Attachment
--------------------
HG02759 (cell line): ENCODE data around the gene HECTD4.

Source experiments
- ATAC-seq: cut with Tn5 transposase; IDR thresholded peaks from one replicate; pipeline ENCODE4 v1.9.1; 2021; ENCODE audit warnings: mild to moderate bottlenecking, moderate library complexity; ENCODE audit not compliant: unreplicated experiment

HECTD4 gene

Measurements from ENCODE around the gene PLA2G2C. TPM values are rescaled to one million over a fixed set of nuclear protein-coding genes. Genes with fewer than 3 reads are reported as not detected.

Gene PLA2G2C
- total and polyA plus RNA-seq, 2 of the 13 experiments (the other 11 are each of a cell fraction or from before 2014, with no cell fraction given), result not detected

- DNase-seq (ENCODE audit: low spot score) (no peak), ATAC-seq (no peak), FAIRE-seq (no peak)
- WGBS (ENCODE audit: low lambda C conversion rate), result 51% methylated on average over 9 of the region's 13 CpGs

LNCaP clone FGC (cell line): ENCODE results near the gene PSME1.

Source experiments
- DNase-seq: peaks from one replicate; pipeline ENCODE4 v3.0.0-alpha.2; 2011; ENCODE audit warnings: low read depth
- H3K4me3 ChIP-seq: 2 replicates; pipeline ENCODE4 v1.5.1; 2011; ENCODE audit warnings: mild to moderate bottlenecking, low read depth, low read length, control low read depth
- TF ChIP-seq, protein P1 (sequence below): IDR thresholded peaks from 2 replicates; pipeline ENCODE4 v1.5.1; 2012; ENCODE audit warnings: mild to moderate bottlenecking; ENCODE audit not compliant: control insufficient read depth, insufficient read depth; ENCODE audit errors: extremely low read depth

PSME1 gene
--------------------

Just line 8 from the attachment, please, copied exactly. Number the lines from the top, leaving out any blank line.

- DNase-seq (ENCODE audit: low spot score) (no peak), ATAC-seq (no peak), FAIRE-seq (no peak)